There is a vast amount of historic information available to anybody who wishes to research the history of Middleton, its people and buildings. Our parish registers are some of the oldest in the country, there are estate papers for the Assheton’s , the Earls of Wilton (Edgerton) and the Hopwoods located at Manchester and Lancashire archives.
Middleton Population Crisis 1623 by Cliff Ivers Discover why so many Middleton folk died in 1623 and the grim connection with the Middleton cluster.
Whilst undertaking research into the first occupants of Middleton’s famous inn, the Boar’s Head, I noticed some exceptionally high mortality rates in the early 17th Century parish records. An early occupier of the inn was Isaack Walkeden who died in 1623 aged 36. The cause of death was not reported in his will although a clue was provided being that he was “sicklie and infirme in bodie but of goode and perfect memorie”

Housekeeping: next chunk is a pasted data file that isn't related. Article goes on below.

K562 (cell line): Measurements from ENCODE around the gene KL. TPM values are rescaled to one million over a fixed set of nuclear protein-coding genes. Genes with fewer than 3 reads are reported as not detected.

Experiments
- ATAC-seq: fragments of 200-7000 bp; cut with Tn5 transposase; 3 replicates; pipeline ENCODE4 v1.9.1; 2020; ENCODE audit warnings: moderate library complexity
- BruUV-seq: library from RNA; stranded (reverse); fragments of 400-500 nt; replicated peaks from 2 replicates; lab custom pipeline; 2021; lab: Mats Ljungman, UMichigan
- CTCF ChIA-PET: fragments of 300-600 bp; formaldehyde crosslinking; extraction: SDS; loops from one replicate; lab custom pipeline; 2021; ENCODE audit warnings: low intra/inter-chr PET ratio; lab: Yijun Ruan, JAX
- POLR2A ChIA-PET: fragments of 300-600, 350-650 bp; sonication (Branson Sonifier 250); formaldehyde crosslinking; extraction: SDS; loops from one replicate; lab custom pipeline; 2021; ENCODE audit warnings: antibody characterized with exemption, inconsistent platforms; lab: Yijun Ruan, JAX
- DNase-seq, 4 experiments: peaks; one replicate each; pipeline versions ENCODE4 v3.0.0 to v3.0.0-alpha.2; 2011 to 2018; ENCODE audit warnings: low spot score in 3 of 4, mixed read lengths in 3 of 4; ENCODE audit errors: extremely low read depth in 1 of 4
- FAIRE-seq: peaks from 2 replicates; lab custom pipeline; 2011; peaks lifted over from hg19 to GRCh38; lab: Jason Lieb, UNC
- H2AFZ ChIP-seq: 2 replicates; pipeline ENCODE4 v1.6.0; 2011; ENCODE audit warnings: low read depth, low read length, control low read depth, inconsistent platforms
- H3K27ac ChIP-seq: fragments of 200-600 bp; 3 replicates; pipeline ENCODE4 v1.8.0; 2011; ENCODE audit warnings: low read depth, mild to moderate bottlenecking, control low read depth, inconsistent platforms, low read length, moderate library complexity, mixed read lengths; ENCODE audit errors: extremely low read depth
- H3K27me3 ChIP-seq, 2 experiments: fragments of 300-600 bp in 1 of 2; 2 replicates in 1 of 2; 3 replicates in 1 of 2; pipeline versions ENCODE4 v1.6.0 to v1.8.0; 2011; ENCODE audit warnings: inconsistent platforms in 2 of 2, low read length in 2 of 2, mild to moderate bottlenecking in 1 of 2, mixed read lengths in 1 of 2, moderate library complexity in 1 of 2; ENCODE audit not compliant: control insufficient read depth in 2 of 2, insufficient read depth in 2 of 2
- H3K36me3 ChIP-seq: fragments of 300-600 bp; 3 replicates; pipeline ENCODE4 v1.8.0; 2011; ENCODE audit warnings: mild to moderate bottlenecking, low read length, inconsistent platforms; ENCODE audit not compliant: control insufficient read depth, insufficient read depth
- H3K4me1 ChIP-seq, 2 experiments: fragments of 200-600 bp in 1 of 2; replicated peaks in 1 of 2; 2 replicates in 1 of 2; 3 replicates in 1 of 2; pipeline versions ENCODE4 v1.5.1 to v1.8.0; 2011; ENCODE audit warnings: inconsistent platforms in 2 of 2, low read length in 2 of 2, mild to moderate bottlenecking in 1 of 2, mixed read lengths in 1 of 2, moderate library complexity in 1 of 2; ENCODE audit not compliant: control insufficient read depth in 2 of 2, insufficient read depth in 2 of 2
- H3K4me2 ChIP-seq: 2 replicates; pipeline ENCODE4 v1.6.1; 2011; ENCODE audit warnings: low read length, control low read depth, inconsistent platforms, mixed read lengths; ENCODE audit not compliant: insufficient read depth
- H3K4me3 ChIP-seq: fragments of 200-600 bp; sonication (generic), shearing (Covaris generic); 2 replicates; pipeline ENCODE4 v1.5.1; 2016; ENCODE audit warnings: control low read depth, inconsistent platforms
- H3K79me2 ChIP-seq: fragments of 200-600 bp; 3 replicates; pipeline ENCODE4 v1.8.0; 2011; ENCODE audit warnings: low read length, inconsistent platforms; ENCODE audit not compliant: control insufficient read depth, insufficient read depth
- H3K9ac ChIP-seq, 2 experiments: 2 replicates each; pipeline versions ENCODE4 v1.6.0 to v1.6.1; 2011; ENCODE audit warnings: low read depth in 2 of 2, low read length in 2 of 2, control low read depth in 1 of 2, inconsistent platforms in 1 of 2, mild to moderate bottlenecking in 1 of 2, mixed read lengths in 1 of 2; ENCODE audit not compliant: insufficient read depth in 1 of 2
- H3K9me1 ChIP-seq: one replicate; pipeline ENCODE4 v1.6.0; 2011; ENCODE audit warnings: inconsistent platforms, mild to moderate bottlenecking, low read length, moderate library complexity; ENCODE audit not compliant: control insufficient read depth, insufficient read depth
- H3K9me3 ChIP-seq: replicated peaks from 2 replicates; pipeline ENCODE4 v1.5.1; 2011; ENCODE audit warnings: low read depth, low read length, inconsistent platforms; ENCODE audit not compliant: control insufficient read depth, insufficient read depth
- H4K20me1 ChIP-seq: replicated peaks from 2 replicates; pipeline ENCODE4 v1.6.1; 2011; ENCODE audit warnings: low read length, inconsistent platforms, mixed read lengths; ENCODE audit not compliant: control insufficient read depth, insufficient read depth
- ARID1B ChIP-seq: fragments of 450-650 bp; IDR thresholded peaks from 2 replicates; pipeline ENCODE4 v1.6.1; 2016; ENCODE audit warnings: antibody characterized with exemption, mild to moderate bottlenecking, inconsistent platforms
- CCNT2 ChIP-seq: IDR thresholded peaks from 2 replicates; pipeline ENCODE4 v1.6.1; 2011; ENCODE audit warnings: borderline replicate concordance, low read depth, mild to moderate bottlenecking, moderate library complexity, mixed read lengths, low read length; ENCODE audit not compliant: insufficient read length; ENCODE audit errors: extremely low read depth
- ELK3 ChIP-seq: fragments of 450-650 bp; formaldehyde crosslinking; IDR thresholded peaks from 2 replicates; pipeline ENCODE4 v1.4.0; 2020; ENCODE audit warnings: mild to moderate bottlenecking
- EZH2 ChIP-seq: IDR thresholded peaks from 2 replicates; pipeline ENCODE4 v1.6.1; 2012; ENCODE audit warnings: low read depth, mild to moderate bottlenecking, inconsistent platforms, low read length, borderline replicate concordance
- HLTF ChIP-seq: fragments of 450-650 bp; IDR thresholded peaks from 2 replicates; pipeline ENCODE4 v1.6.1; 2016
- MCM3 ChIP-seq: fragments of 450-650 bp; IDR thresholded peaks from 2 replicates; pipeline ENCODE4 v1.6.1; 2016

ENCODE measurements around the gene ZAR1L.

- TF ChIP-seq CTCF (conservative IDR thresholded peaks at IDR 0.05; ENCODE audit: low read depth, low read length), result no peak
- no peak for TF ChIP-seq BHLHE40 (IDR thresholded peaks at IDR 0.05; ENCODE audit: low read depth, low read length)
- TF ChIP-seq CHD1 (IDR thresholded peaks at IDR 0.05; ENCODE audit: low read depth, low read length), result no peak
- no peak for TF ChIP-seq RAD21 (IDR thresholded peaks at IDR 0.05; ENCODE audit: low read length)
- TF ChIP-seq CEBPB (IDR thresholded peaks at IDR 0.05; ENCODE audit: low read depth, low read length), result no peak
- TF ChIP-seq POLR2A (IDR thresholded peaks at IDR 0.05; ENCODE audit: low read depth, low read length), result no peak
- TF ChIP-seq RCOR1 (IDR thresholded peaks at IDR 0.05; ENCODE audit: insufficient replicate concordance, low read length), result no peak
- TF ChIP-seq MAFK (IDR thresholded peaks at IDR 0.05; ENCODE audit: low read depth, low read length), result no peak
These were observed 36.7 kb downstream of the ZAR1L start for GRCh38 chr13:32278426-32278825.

Rob Trueblood has produced a short piece of research entitled “The train now arriving at Middleton Central…”
Unfortunately that announcement was never heard, as Middleton – a thriving industrial town in the 1840s – was by-passed in the great period of railway expansion, when vast sums of money were invested in schemes across the country. There wasn’t to be a connection to the town until the branch line of 1857 through from Middleton Junction.
The Middleton Research Group have found one local man of note, Charles Edward Cawley (1812-1877) who played a part in that early railway period and we wonder if he could have brought a mainline to the town.
We are happy to publish research papers here but please check your copywrite first. Please use this form and the chairman or Secretary will get back to you